Then for priorities: Europe has to be able to define a limited number of goals that are in line with its most urgent interests. Because it has dispersed itself so much the Union’s action is in danger of being inconsistent. At present Europe has to make choices and focus its effort there, where it is most necessary: bring stability back to a neighbourhood that is in flames, “review” a transatlantic partnership that requires a new dynamic as we are on the eve of a change at the White House, and find the kind of relationship (not naïve but realistic) to develop with Russia in the context of the Ukrainian crisis and other uncertainties in the future.

Finally means and regularity: in the vision that it aims to set out for its future, Europe cannot ignore the weaknesses it revealed in the past. Too often Europe has committed to decisions that have never been followed-up in effect, due to an inability to mobilise the necessary resources for their implementation and a lack of sustained effort in the projects and operations set in place: development programmes that are finalised too quickly, when in fact it would be better to be more patient, civil or military operations in the area of security which are slowly waning due to a lack of determination and commitment on the part of Member States.

The new European foreign and security policy strategy: a primordial deadline

But we must not be mistaken: the pitfalls are formidable. These are the same as those which shaped the European Union’s often wanting international image when major international events called for it. At the same time, it is vital to recall that the responsibility of this kind of weakness lies as much with the Member States, which are not too concerned about providing the Union with the means for true diplomacy.

The deadline set for the summer of 2016 for the adoption of the strategy asked of Federica Mogherini must therefore be deemed primordial. It might indeed be seen as a “return to basics” for European diplomacy, if it succeeds in returning to the drawing board in the quest for answers to basic questions:

  • which goals do we set for the Union’s foreign policy in view of its common interests?
  • which means will it be given to fulfil these goals?
  • which methods will be applied to undertake this strategy? In particular should we encourage greater flexibility in the implementation of European diplomacy and allow some Member States to take the initiative?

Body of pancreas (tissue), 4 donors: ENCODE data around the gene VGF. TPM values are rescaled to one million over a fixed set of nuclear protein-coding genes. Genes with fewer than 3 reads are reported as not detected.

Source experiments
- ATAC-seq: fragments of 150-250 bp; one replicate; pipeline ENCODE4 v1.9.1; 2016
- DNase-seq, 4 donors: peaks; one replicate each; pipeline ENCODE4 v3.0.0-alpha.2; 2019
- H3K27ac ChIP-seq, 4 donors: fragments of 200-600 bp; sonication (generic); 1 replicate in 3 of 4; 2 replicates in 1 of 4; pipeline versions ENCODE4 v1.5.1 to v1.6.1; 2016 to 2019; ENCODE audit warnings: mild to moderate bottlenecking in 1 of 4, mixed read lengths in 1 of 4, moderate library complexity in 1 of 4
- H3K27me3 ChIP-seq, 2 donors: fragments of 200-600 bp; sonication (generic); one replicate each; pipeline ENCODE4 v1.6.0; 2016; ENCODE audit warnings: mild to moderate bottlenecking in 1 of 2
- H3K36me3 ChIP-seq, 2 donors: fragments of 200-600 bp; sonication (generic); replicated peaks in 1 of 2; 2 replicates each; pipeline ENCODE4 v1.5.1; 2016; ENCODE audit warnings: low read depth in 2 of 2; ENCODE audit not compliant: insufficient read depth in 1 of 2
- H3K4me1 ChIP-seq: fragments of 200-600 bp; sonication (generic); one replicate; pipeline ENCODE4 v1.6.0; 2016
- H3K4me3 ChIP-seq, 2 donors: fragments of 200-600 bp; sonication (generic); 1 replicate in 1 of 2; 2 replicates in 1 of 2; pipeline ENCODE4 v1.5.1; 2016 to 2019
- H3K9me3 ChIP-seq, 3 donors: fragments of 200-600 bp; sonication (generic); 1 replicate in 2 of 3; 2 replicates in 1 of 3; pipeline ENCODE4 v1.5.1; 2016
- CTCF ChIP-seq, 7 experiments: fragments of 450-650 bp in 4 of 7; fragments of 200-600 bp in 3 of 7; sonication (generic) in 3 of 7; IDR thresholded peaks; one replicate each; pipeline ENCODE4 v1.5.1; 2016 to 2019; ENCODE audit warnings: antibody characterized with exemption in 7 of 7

Here we do not mean to lay out in detail the various themes, but simply to stress that without some methodical thought, it is highly unlikely that the Union will be able to develop its own strategy so that it can play its role to the full in the world arena. Lucidity obliges us also to say that this wager is far from being won. Indeed experience has accustomed us to seeing Member States ducking out of difficult debates, preferring expedients to real, indepth reform.

Two final considerations might provide us with hope.

The first is linked to the crises that Europe is facing: Ukraine, Syria, Libya, immigration, terrorism, etc… Overwhelmingly the list grows and each time the Union is placed in an uncomfortable position. These repeated tests are also starting to affect the very principles on which Europe has been built, if we consider the challenges made to principles as vital as that of solidarity and doubts expressed about the future of the Schengen system. Given these developments everyone within the European institutions and even amongst a growing number of Member States, are urging for a necessary awakening and for in-depth debate.

The other reason for hope lies with public opinions itself. Paradoxically, at a time when there is growing scepticism about European integration, foreign policy is one of the rare areas of public action for which our fellow citizens say they support greater European integration, thereby seeming to admit the existence of European common interest. History has taught us that popular support is not always enough to take Europe forward; it has also taught us that the Union has sometimes progressed in spite of reticent public opinion. But it is preferable, when all is said and done, to feel that European diplomacy enjoys the support of the public at a time when commitment is being made in the quest of a foreign policy, a sign of true progress.

This article is part of The Schuman Report on Europe, State of the Union 2016 and was originally published by the Schuman Foundation.